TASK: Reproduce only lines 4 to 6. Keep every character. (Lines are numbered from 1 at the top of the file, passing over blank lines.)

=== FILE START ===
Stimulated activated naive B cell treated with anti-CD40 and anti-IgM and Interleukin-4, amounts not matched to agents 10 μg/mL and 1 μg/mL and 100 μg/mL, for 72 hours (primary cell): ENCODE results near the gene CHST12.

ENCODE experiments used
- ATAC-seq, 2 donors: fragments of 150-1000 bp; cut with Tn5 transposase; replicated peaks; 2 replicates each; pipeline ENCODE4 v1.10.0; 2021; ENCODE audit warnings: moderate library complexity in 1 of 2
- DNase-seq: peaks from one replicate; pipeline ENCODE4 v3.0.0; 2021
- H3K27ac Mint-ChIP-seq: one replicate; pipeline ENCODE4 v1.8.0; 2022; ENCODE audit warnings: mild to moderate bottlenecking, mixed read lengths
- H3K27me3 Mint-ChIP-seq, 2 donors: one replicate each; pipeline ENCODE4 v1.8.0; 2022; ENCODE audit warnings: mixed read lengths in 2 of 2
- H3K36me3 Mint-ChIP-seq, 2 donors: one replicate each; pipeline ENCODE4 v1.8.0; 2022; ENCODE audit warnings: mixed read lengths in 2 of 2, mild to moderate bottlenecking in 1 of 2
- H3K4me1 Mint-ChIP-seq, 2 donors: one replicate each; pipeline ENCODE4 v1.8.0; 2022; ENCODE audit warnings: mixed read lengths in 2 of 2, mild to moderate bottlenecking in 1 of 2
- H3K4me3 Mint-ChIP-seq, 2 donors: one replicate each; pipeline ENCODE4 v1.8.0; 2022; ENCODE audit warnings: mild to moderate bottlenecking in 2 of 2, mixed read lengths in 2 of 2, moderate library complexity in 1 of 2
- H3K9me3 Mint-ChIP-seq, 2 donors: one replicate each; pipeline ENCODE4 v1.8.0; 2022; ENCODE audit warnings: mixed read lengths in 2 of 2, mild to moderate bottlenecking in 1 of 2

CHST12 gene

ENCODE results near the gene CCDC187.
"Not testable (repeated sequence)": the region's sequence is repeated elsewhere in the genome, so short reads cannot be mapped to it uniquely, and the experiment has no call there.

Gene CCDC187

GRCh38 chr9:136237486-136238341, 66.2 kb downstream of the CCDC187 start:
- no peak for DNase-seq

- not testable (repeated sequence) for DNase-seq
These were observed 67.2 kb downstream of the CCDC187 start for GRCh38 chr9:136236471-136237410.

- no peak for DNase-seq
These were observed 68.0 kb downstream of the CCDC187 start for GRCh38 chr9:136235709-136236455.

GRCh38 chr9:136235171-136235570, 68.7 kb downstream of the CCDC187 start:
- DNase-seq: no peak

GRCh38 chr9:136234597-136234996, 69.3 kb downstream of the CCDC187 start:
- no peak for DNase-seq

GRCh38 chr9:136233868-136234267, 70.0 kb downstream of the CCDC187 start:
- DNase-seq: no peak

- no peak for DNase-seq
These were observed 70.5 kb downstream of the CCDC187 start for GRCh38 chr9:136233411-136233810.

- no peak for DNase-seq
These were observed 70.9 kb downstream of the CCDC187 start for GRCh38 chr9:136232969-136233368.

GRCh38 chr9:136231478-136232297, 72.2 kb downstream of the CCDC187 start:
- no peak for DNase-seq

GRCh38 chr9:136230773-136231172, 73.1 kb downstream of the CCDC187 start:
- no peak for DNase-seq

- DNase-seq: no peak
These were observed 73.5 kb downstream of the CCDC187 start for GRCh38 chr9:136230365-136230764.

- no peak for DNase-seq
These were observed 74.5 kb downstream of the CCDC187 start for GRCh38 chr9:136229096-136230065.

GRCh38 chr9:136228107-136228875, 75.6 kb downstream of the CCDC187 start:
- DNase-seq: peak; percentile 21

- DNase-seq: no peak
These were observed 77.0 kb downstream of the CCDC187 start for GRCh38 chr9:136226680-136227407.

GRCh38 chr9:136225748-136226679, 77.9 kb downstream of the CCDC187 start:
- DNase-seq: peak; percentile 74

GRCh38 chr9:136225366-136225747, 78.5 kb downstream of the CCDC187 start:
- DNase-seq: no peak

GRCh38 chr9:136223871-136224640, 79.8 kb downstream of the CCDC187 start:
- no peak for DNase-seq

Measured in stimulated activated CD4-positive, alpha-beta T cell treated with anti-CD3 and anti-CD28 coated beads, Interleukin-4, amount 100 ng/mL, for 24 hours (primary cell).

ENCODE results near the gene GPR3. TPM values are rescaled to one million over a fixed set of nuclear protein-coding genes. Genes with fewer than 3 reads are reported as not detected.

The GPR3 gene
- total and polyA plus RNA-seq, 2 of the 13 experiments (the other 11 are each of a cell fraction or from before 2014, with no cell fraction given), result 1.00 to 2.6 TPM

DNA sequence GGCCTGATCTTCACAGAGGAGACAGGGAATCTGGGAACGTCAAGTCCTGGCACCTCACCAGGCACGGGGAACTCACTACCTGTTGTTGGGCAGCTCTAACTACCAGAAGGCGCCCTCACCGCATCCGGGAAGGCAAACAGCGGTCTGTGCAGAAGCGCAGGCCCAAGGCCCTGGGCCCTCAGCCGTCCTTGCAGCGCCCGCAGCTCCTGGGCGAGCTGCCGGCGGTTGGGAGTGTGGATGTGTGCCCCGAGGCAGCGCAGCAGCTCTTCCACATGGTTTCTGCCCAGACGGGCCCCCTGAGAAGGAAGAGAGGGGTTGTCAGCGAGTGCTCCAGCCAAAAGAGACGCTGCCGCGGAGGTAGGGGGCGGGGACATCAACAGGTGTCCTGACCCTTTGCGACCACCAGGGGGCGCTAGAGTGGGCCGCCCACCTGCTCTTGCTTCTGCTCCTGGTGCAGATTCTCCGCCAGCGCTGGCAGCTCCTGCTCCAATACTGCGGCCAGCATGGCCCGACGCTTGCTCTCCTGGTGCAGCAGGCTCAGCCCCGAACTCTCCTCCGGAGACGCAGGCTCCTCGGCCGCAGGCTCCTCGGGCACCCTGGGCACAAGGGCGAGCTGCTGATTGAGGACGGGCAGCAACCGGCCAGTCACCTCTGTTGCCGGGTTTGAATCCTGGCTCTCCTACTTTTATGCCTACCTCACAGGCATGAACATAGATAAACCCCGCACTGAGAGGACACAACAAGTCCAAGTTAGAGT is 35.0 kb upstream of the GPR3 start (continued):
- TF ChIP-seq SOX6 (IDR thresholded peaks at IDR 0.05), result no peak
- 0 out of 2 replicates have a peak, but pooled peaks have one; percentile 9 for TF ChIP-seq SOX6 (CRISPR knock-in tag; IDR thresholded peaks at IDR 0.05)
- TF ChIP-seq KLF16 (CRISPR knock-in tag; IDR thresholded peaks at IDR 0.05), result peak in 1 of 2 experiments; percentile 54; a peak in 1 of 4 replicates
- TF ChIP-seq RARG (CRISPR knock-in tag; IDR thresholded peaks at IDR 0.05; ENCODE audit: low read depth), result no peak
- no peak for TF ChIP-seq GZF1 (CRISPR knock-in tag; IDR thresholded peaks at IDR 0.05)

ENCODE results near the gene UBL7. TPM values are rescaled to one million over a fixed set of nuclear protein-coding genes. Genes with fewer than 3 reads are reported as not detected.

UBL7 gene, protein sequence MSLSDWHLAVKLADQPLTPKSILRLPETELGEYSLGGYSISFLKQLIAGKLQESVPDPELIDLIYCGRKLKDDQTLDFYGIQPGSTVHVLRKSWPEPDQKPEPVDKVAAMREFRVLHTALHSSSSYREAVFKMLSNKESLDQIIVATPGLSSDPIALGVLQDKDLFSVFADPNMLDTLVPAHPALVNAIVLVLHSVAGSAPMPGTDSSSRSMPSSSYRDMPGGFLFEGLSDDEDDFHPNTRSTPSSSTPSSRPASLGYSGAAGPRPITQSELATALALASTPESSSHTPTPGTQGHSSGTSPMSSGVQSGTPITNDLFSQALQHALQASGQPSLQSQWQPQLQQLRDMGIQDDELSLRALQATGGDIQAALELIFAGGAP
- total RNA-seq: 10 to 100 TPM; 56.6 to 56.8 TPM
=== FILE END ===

- DNase-seq: peaks from one replicate; pipeline ENCODE4 v3.0.0; 2021
- H3K27ac Mint-ChIP-seq: one replicate; pipeline ENCODE4 v1.8.0; 2022; ENCODE audit warnings: mild to moderate bottlenecking, mixed read lengths
- H3K27me3 Mint-ChIP-seq, 2 donors: one replicate each; pipeline ENCODE4 v1.8.0; 2022; ENCODE audit warnings: mixed read lengths in 2 of 2